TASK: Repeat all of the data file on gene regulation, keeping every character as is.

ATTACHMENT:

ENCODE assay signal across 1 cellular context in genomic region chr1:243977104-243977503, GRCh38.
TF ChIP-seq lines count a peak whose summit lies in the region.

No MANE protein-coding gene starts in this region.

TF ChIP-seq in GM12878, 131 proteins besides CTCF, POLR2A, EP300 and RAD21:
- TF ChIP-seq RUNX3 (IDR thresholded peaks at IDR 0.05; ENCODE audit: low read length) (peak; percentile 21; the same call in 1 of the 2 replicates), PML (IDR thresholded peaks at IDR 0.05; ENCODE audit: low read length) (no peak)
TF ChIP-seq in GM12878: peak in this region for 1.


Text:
ENCODE assay signal across 1 cellular context in genomic region chr1:243977104-243977503, GRCh38.
TF ChIP-seq lines count a peak whose summit lies in the region.

No MANE protein-coding gene starts in this region.

TF ChIP-seq in GM12878, 131 proteins besides CTCF, POLR2A, EP300 and RAD21:
- TF ChIP-seq RUNX3 (IDR thresholded peaks at IDR 0.05; ENCODE audit: low read length) (peak; percentile 21; the same call in 1 of the 2 replicates), PML (IDR thresholded peaks at IDR 0.05; ENCODE audit: low read length) (no peak)
TF ChIP-seq in GM12878: peak in this region for 1.